“I try to create sound spaces that behave more like natural sounds,” Zimoun tells me. “ Let’s take the sound of a river, for example: it always sounds similar when viewed from a distance, but it changes at every moment. If we look at its sound in a microscopic dimension, the exact same moment is never repeated. The micro-structures of its sounds are very lively, complex and in constant change, but at the same time the overall sound feels rather static and constant. There is no narrative component. It is rather an organism functioning in itself.”

Zimoun : Compilation Video 4.1 (2020) from Zimoun on Vimeo.

It is common to find references to nature and natural processes in discussion of Zimoun’s work. The discourse abounds with talk of flocking, swarming, cloud formations and brownian motion. The artist himself lives in Bern, a city surrounded by the Swiss alps, and he signs off his email telling me he is off for a walk in the forest. I get the feeling that the non-human environment is a source of profound inspiration for him (though he insists that he “can’t break inspiration down to something single”).

With their soundworld of shimmering white noise, always changing yet always the same, Zimoun’s work might even be pictured alongside the contemporary vogue for the supposedly sleep-enabling or productivity-enhancing power of soundscapes like waves lapping on a shore or the crackling of a campfire. Except there is something too unsettling – even uncanny – in the sounds, and even the scenes presented by these works. I am reminded of the animated broomsticks in Disney’s Fantasia or Jean Baudrillard’s musings on the ‘system of objects’, in which things speak their own language, attain personalities, and wreak their revenge upon their human enslavers through malfunction, “an avalanche of technical hitches”. The music of Zimoun is what happens when the instrumentarium seeks independence from the instrumentalists and starts to perform itself.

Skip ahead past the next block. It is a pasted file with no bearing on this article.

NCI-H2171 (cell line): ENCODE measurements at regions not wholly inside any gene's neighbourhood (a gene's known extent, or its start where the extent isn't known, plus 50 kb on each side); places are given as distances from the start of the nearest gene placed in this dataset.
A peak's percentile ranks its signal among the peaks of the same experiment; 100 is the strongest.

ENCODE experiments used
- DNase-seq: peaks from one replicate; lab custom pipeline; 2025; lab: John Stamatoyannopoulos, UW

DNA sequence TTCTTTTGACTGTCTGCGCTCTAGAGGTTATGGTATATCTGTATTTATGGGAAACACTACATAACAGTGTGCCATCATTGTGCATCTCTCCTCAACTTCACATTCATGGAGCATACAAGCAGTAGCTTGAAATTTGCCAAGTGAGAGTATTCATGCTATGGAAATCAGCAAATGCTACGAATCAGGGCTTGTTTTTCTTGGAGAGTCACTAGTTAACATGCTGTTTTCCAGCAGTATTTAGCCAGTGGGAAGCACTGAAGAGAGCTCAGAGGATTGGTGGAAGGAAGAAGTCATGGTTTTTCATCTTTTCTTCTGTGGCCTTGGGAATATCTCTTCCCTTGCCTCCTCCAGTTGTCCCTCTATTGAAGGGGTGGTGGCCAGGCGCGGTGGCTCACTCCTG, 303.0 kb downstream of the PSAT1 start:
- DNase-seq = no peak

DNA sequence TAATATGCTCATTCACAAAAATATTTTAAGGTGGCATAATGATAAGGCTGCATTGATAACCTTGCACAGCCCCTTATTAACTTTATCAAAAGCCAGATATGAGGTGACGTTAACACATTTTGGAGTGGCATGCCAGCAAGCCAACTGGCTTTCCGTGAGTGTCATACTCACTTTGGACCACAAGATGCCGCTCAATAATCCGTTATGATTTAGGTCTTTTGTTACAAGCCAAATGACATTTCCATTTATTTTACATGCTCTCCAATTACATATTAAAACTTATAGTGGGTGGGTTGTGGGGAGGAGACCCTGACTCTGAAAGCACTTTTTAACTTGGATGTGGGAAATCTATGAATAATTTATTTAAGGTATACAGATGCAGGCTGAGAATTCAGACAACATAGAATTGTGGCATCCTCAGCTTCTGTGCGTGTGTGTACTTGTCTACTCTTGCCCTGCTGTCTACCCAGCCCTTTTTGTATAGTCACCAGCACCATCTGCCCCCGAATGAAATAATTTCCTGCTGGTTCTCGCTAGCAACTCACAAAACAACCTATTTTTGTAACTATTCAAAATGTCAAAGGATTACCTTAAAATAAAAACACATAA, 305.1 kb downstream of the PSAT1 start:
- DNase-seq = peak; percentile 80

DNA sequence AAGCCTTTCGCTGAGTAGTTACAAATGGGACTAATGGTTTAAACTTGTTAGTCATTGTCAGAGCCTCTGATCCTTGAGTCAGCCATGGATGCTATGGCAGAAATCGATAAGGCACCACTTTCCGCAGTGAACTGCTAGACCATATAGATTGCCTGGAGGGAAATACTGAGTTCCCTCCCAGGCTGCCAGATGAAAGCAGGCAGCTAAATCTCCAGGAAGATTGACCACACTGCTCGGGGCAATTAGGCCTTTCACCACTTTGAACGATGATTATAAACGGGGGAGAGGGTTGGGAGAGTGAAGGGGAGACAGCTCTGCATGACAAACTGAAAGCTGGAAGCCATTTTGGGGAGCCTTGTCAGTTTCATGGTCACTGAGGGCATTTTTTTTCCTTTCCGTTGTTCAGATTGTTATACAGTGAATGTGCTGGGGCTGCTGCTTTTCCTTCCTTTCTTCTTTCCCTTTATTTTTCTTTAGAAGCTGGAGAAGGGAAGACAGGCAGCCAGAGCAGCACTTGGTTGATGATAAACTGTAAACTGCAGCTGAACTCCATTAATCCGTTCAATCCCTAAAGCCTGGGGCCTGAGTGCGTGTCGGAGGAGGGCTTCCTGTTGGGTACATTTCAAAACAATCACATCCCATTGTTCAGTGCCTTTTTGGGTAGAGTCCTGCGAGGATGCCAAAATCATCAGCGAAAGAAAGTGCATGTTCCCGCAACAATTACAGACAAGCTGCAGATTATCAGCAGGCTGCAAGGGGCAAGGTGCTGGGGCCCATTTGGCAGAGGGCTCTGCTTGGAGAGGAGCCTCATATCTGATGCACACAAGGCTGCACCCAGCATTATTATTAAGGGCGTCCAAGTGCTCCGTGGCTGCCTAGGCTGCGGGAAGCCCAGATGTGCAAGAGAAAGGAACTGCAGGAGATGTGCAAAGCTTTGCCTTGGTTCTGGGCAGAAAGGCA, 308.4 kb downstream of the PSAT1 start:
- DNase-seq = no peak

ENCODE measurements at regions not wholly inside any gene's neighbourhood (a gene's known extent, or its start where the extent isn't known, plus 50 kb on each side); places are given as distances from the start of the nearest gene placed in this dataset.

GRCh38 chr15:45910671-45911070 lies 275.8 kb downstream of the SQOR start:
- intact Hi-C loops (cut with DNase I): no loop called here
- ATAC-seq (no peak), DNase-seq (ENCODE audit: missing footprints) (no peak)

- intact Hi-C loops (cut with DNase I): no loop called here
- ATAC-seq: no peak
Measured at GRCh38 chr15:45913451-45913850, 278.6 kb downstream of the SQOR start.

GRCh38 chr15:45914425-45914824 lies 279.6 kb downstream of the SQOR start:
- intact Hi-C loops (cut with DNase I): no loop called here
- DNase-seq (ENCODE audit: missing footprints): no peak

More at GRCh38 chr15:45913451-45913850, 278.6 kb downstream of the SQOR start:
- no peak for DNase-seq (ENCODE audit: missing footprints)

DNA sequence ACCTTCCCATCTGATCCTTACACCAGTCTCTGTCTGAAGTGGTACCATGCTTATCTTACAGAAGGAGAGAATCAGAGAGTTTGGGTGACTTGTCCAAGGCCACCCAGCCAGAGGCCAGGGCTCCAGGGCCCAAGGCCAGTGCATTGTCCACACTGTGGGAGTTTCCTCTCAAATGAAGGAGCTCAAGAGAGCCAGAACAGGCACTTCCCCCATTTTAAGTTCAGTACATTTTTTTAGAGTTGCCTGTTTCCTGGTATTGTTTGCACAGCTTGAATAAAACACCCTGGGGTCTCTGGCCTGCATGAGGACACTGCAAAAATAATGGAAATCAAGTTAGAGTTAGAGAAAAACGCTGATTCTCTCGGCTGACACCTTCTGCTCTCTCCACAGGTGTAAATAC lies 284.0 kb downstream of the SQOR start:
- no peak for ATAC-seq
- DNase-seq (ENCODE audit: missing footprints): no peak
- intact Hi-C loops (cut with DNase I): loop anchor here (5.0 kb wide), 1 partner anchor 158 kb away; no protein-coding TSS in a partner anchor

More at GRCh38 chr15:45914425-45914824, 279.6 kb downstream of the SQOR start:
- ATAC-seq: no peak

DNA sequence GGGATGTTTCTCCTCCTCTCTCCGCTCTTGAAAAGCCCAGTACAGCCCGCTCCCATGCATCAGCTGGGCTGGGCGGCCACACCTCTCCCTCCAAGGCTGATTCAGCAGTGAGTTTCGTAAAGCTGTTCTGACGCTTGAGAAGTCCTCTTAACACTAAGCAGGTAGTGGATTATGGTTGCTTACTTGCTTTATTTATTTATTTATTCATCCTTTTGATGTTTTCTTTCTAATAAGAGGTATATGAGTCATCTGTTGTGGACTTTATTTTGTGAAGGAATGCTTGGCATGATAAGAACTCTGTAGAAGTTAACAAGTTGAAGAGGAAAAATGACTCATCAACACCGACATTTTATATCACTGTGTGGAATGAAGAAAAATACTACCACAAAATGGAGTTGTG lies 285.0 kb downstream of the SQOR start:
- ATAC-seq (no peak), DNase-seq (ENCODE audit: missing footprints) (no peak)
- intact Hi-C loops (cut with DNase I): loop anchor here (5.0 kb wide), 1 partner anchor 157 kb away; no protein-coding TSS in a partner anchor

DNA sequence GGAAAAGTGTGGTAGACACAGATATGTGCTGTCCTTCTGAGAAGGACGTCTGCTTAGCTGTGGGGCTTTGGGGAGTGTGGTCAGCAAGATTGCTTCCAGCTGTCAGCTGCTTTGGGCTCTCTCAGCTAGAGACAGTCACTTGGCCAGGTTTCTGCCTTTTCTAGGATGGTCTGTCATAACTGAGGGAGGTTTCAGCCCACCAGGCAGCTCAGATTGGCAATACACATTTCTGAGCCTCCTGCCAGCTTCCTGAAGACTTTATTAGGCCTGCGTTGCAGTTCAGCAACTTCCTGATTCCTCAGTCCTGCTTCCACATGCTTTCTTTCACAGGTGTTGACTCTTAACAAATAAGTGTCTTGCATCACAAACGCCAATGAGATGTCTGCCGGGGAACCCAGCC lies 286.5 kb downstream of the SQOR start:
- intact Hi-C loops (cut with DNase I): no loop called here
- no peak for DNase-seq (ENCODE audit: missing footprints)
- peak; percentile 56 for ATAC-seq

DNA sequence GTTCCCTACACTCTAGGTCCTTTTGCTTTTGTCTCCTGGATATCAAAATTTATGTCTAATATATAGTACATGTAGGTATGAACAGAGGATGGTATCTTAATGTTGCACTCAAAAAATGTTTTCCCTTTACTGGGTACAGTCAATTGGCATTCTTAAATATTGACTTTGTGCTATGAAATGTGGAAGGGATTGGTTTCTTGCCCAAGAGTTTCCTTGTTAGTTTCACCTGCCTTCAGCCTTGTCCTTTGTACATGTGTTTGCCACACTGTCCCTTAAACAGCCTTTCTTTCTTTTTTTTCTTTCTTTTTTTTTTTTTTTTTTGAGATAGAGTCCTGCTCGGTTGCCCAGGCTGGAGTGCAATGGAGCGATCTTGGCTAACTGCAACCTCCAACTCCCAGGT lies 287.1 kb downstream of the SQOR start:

As a child, Zimoun was fascinated by the creaking noises emitted by the boiler at his grandmother’s house. “I remember a room with a large heater, which periodically heated,” he told me. “This caused the metals of the heater to heat up and then cool down again. During the process of this cooling, a large number of small clicking sounds were always created, which were also reflected on the walls of the room. This filled the entire room with small sounds and rhythms.” Entranced, he would find excuses to keep going back to this room, with its myriad tiny sounds. “I kept walking by this boiler room,” he says, “to listen to the sounds.”

In a sense, the artist keeps on returning to this room – a space that sounds almost more like something visited in a dream than any place in reality – with every work he creates. By accumulating masses of tiny sounding gestures, his work de-realises space and opens up a portal towards a topology of the imaginary. “I try to create sound spaces in which I can lose myself,” Zimoun writes from his home amongst the mountains and forests of northern Switzerland. With open ears, we may follow him into such dreamspaces – but it is a passage fraught with possible mirages. “Our perception can shift, psychoacoustic phenomena can be observed, things are disassembled and re-contextualised.”

Various vibrating materials by Zimoun is at Oto Sound Museum until 20 February 2021